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Museum Posts Quit by Norton Simon; Wife Succeeds Him

Times Staff Writer

Retired industrialist Norton Simon has resigned as president of the Norton Simon Museum and was succeeded by his wife, actress Jennifer Jones Simon, museum officials announced late Wednesday.

The 82-year-old Simon also resigned as a member and trustee of the museum. The resignations were effective last Friday, a written statement released by the Pasadena museum said.

The statement also said that Simon had been recently admitted to UCLA Medical Center and was “presently hospitalized for undisclosed medical reasons.” However, Rich Elbaum, a medical center spokesman, said Wednesday night that Simon was not currently a patient there.

“He is definitely not an in-patient at this time,” Elbaum said, adding that he could not determine if Simon had been admitted to the hospital recently.

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A source close to the museum said that Simon is very ill and confined to a wheelchair.

Jennifer Jones Simon, who won an Academy Award for best actress for her performance in the 1943 film “Song of Bernadette,” was elected to replace her husband as president and will lead the museum’s board of trustees as chairman, president and chief executive officer, the museum statement said.

No representative of the museum could be reached for comment late Wednesday.

Simon’s art collection, one of the most coveted in the world, has an estimated value in excess of $750 million. It includes many works by old masters, such as Raphael and Rembrandt, and a large number of works by modern masters.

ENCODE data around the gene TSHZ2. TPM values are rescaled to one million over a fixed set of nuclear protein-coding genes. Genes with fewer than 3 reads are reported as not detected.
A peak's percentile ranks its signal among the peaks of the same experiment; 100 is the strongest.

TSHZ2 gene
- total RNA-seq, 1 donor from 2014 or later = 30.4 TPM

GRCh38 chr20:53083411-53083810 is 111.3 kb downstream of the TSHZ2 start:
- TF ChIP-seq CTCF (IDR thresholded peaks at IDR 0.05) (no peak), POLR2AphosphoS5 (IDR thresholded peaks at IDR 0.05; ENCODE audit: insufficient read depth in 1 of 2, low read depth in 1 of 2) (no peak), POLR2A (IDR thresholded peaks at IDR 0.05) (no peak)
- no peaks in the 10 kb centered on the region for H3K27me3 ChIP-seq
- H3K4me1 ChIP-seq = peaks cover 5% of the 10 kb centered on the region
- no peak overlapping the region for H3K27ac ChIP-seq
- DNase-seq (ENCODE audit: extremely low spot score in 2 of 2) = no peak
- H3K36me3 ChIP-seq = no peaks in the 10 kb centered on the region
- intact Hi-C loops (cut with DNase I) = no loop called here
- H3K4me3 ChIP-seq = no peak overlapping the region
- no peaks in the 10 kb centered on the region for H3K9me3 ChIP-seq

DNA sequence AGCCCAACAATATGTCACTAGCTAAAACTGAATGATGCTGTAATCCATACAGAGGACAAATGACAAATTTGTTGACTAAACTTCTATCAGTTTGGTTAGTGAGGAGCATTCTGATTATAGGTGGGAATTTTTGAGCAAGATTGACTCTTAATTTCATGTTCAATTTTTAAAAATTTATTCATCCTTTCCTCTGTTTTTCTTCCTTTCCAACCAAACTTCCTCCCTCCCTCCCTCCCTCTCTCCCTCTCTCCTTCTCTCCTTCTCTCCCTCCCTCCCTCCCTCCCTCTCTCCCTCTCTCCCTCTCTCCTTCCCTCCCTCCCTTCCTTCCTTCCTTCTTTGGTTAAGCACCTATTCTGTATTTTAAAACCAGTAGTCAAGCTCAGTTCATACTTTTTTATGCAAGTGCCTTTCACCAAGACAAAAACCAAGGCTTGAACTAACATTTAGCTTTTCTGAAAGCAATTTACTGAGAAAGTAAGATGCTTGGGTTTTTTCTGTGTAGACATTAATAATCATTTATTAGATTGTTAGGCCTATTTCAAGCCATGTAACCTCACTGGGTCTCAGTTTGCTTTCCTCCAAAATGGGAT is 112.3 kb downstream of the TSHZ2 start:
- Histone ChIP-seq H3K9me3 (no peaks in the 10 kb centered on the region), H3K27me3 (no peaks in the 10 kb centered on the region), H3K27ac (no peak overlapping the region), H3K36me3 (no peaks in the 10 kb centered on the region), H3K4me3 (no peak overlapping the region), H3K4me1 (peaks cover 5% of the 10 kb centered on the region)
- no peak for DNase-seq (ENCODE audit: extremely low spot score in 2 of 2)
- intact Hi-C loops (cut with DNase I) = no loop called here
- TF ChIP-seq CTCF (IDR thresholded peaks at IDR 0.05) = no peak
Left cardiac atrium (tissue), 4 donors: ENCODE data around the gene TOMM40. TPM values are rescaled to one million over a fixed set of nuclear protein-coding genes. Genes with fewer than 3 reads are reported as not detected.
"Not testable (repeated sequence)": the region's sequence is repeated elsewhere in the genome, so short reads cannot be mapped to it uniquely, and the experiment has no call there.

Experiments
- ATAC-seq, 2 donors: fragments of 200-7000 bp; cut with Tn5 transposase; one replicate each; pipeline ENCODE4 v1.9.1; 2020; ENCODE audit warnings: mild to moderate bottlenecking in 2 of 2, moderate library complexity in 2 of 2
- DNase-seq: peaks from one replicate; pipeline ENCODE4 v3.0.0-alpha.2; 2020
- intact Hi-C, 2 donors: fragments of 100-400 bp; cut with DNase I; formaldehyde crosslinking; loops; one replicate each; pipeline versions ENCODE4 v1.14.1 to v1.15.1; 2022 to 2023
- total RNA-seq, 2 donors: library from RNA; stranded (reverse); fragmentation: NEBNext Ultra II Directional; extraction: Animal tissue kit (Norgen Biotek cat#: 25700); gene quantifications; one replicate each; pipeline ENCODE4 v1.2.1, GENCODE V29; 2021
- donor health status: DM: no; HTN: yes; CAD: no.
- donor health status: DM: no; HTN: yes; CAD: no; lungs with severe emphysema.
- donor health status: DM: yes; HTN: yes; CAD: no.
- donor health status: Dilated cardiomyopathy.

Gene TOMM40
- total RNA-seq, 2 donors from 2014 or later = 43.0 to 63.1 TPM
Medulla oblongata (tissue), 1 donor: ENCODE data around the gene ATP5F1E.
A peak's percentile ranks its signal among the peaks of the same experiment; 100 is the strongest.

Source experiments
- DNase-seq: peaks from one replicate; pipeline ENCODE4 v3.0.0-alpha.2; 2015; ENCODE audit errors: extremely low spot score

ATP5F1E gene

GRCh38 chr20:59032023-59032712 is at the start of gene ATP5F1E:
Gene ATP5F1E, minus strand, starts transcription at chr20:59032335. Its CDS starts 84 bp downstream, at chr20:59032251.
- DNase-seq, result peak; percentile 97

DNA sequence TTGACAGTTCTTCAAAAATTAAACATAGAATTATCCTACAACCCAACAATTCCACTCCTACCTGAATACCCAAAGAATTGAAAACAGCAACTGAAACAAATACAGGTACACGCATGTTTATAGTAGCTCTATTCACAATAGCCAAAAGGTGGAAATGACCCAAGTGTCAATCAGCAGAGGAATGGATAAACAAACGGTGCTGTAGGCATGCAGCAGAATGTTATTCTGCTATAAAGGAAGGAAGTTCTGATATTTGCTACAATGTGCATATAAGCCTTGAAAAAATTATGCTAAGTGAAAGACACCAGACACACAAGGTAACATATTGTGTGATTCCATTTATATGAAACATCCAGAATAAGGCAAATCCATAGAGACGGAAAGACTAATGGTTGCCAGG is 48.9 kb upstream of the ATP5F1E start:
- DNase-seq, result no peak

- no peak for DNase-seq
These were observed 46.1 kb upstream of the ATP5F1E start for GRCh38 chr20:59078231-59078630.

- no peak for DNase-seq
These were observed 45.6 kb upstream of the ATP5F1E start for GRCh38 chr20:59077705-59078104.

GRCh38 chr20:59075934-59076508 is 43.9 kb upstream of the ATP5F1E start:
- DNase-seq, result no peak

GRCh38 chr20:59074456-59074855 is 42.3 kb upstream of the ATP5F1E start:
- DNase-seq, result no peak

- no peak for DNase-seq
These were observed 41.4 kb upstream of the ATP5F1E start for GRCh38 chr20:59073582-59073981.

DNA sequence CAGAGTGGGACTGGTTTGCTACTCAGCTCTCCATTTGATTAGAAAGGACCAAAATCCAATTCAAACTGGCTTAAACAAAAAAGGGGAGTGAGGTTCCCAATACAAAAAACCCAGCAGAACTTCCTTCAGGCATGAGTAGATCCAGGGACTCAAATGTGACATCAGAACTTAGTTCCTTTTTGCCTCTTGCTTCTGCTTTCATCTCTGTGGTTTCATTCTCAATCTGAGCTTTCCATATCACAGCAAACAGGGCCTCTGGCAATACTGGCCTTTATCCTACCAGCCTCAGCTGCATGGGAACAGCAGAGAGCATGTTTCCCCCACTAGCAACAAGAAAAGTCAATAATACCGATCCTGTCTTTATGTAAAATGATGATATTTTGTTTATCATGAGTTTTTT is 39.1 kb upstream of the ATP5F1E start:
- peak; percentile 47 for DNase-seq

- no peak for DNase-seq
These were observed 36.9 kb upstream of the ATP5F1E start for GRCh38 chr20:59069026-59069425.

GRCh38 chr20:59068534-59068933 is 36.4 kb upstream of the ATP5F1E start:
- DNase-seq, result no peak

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Last June, Simon abandoned a widely publicized offer to donate the collection to UCLA. There have been no further announcements about the future of the art works, which presently are on long-term loan to the Pasadena museum.

Simon has claimed for years that his wealth is not sufficient to finance the museum in perpetuity and so will be forced to make arrangements to house the collection at another institution.

A native of Portland, Ore., Simon made his fortune in the 1920s and ‘30s in the vegetable packing and canning industries. By the 1970s, he had built a corporate conglomerate worth more than $1 billion.

The museum also announced Wednesday the addition of two trustees: Simon’s granddaughter, Pamela Simon, who is currently studying film making at the UCLA Graduate School of Motion Picture and Television, and Professor Seymour Slive of Harvard, formerly of Pomona College.


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